Phil Pickin questions whether the charity has fully embraced the need to address ‘all things climate change’.
OVER the past few years, we’ve all grown more accustomed to reports of the growing need to combat climate change, something that crosses all walks of life.
Many organisations have pledged to do more and to change the way they operate, but for many, it would seem that this is little more than a bandwagon to jump on as it passes by.
Sometimes it would seem that the Canal & River Trust has not fully embraced the need to address ‘all things climate change’. In late 2021 it published a number of videos on its YouTube channel; each one featured an aspect of the work it is involved in to combat the climate emergency.
But it seems that all too often, little progress has been made. As an example, the idea of using canal water for use in heat pumps doesn’t seem to have progressed much beyond the discussion stage. The Mailbox in Birmingham is supposed to use the adjacent Worcester & Birmingham canal water for heating and cooling, but we understand from the management company that: “The heating/cooling system isn’t currently in use at Mailbox.”
Hydropower projects also seem to be thin on the ground, with a small number being set up by groups on a very local basis. But as is often said, ‘every little helps’.
More recently, the trust sent out a press release to tell the world that it is looking at using HVO fuel in its workboats. This is a step in the right direction, but this fuel needs to be genuinely recycled to provide a green alternative to diesel. The idea of using used cooking oils to offer an alternative to diesel is a good one, but only if you can use old oil.
It has been highlighted that the possible shortfall in the amount of this raw material available could mean that producers have to use virgin oils, like rapeseed, to plug the gap. This, you may think, isn’t too bad but, when you look at the amount of land given over to growing these crops (and the associated use of pesticides and insecticides, not to mention the damage to the soil), it is almost as bad as using fermented dinosaurs!
CRT’s press release stated: “The Canal & River Trust has begun a trial of HVO (Hydrotreated Vegetable Oil) fuel in its workboats. The charity sees this as a step towards zero emissions on the waterways and is supporting the fuel as a greener alternative for boats and boating businesses.”
“The fuel is currently being trialled in the urban litter boat Berkswell in Birmingham and will start to be introduced to other craft operating out of Icknield Port, continuing until the end of March 2022. During this time, the trust will be monitoring the effects of using the HVO fuel. Initial reports indicate that the craft is operating well, with no reported issues. If successful, there will be a gradual rollout across the whole fleet from April 2022, to coincide with the withdrawal of commercial red diesel.”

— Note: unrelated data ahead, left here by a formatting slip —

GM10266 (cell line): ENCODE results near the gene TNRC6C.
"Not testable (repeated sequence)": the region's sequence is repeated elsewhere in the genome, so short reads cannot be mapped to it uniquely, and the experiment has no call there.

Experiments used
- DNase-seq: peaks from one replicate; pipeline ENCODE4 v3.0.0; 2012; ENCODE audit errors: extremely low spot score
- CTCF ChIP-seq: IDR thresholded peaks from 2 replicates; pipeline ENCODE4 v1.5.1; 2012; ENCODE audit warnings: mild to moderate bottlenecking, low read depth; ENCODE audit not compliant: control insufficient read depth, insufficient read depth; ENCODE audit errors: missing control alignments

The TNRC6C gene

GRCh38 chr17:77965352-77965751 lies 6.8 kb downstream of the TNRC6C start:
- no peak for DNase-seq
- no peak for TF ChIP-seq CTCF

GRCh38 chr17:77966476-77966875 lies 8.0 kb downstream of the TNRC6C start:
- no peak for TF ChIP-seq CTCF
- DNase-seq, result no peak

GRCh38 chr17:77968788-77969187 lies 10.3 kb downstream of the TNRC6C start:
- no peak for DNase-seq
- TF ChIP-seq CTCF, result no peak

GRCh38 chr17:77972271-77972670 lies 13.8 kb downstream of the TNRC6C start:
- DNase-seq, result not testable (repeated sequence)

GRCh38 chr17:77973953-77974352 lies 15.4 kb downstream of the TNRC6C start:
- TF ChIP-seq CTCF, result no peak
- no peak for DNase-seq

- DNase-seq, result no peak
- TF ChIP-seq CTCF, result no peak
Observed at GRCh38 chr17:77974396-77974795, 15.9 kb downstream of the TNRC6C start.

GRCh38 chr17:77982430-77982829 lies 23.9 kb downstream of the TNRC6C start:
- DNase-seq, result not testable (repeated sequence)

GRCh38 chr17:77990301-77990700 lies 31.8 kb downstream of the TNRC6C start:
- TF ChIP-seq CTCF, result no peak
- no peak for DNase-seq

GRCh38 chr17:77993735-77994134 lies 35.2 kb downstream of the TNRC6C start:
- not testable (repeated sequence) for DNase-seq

It would seem that the trial is being funded by the People’s Postcode Lottery through its Postcode Climate Challenge Initiative and says that it will be ‘gathering feedback from fuel suppliers and boaters across the trust’s waterways who are now supplying or using HVO’.
We contacted the supplier of the HVO fuel to be used in CRT’s workboats, Green Biofuels Ltd, who were able to provide a significant amount of information and assured us: “All HVO fuel supplied will be produced from used cooking oil and sourced from Nestlé, and that we will certify this on a quarterly basis under the RFAS [Renewable Fuels Assurance Scheme],” according to their UK sales manager, Ged Kennedy.
The availability of HVO is likely to expand with marinas like Aqueduct in Cheshire looking to install the tank and delivery equipment to make it available to boat users. Although there are still some obstacles to overcome, the hope is that, with HVO fuel available to boaters and being used by CRT, the sector’s carbon footprint will be significantly reduced.
The Canal & River Trust could well take the lead on moves towards a greener and more environmentally friendly future. Let’s hope that they don’t miss the opportunity.
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